Category Archives: Preparation

Customizing the Truck: 4.2 Diesel Toyota Landcruiser LC79

It was during my last trip to Africa, a wonderful self drive through Kruger, Sabi Sabi and Motswari that I really became aware of the limitations of rental 4×4 campers. Almost all of them are set up with roof tents or fabric sided pop tops. While those work fine when one is staying in secure designated campsites, they offer no real security for anyone camping in rural or urban areas where thieves are always on the look out for easy pickings. If I was to undertake a major expedition traveling by myself through several different countries, my security would have to be a major concern.

Be sure to check out the full GALLERY of images that show each stage of this story

When I returned to the States I began looking in earnest for viable options. I flew down to the Overland Expo in Arizona to check out the latest and greatest in overland vehicles and the selection was impressive. There were trucks and jeeps of every size and shape on display. Huge Unimogs capable of traveling over virtually any terrain costing several hundred thousand dollars would certainly provide adequate security but apart from the cost, just changing a tire would be a monumental task. The size and weight of the vehicle would limit its ability to cross rivers on small bridges and primitive barges. And if one did get stuck good luck getting it out on your own!

Over the next few days I looked at everything, discussed the pros and cons with all the experts, and left with a huge pile of catalogs and several potential options, or so I thought. Back home I wrote down all the things I was looking for in a vehicle and came up with the following list.

It had to be big enough for me to comfortably live in for several months at a time but small enough that it could negotiate small bush tracks and not appear so overly ostentatious that it would attract a crowd wherever it went.

It had to be a Right Hand Drive, the norm for most African countries. If you’ve ever tried driving a left hand drive in a right hand drive country you’ll know how dangerous it can be, especially when you’re traveling by yourself. Pulling out to overtake or to go around anything can be suicidal. You simply can’t see what’s coming until it’s too late. Some manufacturers offer special cameras that let you see the road ahead but I wasn’t convinced. Africa is already full of crazy drivers – I didn’t want to add to that number!

It had to be a diesel – they really are the best for extended low speed driving through the bush – and it had to be capable of running on African diesel, a high sulfur formula that would quickly clog the filters in any modern American truck. And of course it had to be a four wheel drive.

It had to be easy to work on. African mechanics are incredibly talented at fixing just about anything but if it requires a computer to analyze it, or special parts to fix it, chances are you’ll be stuck for a long time. Even if you’re a talented mechanic, traveling with the requisite tools and replacement parts for American made trucks is a very difficult thing to do.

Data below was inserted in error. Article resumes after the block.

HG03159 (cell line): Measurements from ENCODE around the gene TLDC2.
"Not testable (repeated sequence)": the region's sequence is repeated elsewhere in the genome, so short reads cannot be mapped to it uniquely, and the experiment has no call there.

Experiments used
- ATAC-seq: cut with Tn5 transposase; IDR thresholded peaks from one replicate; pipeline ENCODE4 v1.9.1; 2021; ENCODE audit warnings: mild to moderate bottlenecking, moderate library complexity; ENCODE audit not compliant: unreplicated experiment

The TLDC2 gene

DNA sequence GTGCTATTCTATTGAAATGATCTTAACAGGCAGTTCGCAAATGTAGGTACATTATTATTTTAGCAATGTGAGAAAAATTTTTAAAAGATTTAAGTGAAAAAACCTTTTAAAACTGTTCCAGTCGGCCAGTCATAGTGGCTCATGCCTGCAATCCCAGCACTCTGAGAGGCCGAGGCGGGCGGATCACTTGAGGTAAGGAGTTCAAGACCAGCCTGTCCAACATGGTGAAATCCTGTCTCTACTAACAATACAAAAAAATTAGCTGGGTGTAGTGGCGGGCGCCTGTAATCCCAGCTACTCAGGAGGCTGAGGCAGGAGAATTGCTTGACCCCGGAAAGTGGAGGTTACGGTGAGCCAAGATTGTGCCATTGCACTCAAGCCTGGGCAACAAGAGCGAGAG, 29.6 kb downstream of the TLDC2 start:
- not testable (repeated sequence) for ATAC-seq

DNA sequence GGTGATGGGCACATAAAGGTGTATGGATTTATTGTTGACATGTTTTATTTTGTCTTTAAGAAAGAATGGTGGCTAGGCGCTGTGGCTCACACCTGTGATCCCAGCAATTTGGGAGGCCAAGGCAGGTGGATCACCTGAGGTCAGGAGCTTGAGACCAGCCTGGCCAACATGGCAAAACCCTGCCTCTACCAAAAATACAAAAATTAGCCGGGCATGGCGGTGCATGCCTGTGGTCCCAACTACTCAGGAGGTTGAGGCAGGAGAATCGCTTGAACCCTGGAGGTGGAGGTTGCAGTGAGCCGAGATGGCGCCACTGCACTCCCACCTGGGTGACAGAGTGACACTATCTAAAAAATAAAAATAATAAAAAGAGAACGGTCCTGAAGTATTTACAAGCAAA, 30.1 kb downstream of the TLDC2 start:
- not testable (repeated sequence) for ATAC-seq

It had to be wired for African electrical requirements. Unlike the USA where 110 volts are the standard, in Africa it’s all 220 volts or more. This can be a very big deal in a campsite situation and not something I wanted to have to deal with. Besides every appliance purchased in Africa is set up for 220 further limiting ones options.

It had to have sleeping quarters inside the shell of the camper. Pop tops and camp on top options, while offering great views and comfortable beds don’t provide the level of security I was looking for. I wasn’t worried about the wildlife, I was way more concerned about the temptations these options would offer to those looking for an easy break in, and Africa has more than it’s fair share of thieves and thugs.

It had to have direct access from the camper into the cab. I wanted to be able to get the hell out of Dodge if things went south and I found myself in a situation I needed to leave in a hurry. Having to exit the camper to access the cab totally defeated the object of the exercise and eliminated slide in campers as an option as none of them offer cab access from the inside.

As I worked through my list I realized it pretty much discounted every American manufacturer, at least any that I could afford. Driving or shipping a vehicle from Europe, which has the same power base as Africa, remained an option, especially some of the very nice German campers, but with prices starting at $300,000 they were all out of my league.

I came to the conclusion I had to search for a vehicle within South Africa. The problem that this presented was finding one that met with all my requirements. There are plenty of overlanders who sell their vehicles at the end of their trip and oftentimes that’s in South Africa, but buying a used four wheel drive is always a dicey option especially one that has been driven several thousands miles in the bush.  Besides that I couldn’t find any that met with my criteria.